After purchasing various prayer cards, candles and miniature saints, we discovered the coffee shop.
What a fantastic retreat. And hardly anyone there.
The cafeteria style counter offers up a modest menu of pastries, coffee, and snacks. The space itself looks like an old neglected classroom you've stumbled into after school. But what a view! Large windows frame a splendid panorama of Montreal. At one table, what looked like an old retired clergyman; surrounded by text books as he stared intently into a laptop screen; coffee by his side. Behind us, a soprano and her music director pored over sheet music while she hummed the melody. Calm like the forgotten reading room in a college library... here was a perfect retreat to sit down, read, share some thoughts and contemplate.
Sometimes we're so focused on the BIG picture, we forget to notice the little things right there in front of us, so distracted are we by whatever is new and shiny and temporary. The real reward is the simple pleasures of the forgotten city. There is nothing uniquely charming about the Oratory Coffee Shop or any allure to its bland physical structure but these are precisely the beacons that draw people like me here. I can just sit down with my styrofoam cup coffee and not really be distracted or bugged by anybody and actually clear my head of all the interferences to the creative process. I am simultaneously connected and disconnected. Once I walk down the steps, I'll be headlong into one of the busiest streets in Montreal.
But for the time being, with the sun shining through and the soprano lady still singing quietly... this is exactly what I want right now.
Sunday, April 12, 2009
I have only really ever owned three cars in my life; a 76 Ford Granada Ghia (black), traded in for an 87 Honda Accord which carried me to Vancouver and was faithful for 17 years until the repair bills were too much and donated to charity and then came the 1992 white Mercury Topaz, a west coast "beater" with low mileage (under 100k!) that I had shipped to Montreal but the Eastern winter was too much... it made it through to see spring but again, its engine repair would cost double what I paid for it so the dealer gave me some money out of sympathy and now I have a lease on a 2006 Mazda. It's sleek and modern and time will tell on our friendship but having a car without a cassette player is very strange for me.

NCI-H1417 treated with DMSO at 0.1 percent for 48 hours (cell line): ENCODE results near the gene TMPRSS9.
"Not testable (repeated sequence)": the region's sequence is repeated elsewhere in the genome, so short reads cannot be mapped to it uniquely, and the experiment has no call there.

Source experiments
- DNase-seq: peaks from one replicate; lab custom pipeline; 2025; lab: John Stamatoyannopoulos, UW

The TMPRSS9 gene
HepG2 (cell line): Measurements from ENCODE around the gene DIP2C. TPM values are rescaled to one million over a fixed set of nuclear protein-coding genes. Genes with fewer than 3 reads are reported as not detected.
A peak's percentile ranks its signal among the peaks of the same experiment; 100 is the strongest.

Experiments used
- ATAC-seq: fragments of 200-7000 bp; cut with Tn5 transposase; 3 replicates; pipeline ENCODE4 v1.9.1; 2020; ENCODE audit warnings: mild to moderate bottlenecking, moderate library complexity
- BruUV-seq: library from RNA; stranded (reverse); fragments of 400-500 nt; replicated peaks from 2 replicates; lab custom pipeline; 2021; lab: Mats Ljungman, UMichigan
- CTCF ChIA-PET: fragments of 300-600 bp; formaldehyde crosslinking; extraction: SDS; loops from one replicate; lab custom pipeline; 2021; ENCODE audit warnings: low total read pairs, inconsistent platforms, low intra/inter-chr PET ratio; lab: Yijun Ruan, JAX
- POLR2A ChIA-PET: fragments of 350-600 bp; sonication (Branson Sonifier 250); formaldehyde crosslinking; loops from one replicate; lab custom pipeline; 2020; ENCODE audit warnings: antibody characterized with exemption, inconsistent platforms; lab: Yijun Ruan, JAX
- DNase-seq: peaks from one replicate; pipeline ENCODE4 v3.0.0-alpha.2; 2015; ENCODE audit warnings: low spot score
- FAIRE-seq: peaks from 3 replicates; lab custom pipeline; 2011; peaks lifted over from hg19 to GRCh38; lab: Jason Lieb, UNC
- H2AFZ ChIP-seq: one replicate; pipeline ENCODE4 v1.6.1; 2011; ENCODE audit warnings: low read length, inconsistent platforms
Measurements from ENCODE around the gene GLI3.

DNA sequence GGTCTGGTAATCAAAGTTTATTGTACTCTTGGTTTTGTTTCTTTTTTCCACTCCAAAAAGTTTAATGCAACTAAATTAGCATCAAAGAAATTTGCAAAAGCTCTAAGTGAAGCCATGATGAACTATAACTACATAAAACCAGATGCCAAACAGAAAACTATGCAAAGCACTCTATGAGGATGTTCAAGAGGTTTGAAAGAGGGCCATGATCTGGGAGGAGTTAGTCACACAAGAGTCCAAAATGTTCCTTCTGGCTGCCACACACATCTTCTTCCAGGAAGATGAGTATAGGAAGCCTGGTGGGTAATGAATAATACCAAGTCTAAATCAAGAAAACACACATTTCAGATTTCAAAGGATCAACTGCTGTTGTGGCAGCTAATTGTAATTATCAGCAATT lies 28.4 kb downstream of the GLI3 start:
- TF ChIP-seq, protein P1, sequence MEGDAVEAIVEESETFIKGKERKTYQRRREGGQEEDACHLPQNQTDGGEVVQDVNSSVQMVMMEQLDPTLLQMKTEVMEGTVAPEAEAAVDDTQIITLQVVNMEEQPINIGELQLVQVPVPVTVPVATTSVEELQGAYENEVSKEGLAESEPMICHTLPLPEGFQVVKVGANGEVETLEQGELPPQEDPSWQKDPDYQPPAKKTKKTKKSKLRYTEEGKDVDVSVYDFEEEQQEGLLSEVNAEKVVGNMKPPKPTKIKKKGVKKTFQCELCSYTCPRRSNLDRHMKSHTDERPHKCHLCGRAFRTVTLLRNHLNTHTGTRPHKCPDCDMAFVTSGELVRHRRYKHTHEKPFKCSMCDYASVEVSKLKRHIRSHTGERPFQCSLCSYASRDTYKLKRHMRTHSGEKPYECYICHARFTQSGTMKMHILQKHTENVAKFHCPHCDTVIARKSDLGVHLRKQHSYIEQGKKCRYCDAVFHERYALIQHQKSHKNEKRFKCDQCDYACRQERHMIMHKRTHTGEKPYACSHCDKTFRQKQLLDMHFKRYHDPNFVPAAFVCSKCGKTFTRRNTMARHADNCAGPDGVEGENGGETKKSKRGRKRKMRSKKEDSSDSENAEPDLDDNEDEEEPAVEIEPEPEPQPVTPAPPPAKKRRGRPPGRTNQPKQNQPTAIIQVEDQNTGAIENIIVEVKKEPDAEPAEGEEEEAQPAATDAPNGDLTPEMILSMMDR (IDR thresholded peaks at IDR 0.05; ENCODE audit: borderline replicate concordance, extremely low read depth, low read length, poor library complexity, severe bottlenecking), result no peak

Love Poem For My Car
we'd end up here
your engine like a second heartbeat
your courage through adversity
all the coffee spills
but at the end of our
you saw summer,
winter, and finally
to lay you to rest
no more tears to old cassettes
to the one I love
no more rides over the mountain
St. Joseph's bright spire
guides you home
RIP, Brave Topaz, 1992-2009
Poeme d'amour pour mon char
Adieu mon char
c'etait bien nos reves
tous les deux
ici a la fin
c'etait un bon job
on a arrive
tu doit partir
RIP, Belle Topaz, 1992-2009
Saturday, April 11, 2009
Since 2007, I've been a regular performer at The Cavern Club (and Lennon's Pub) in Liverpool as part of the International Pop Overthrow Festival; hosting a Bongo Beat Records night. This year, we'll be back at it and here's what last year's impromptu extended jam of one of my favourite songs (originally on my first album, Coffee Jazz and Poetry), "We're The People That Love Forgot" sounded like; a love letter to Liverpool and forgotten rock'n'roll with Dave Rave and Ari Shine (all those great licks are his) on guitars, and Mark Gruft on drums. I wish I could say I had it all rehearsed beforehand but actually all that stream of consciousness about Liverpool is all improvised on the spot and two nights later in London, it was different yet again, sent into another plane by a full band fueled on the energy of the moment.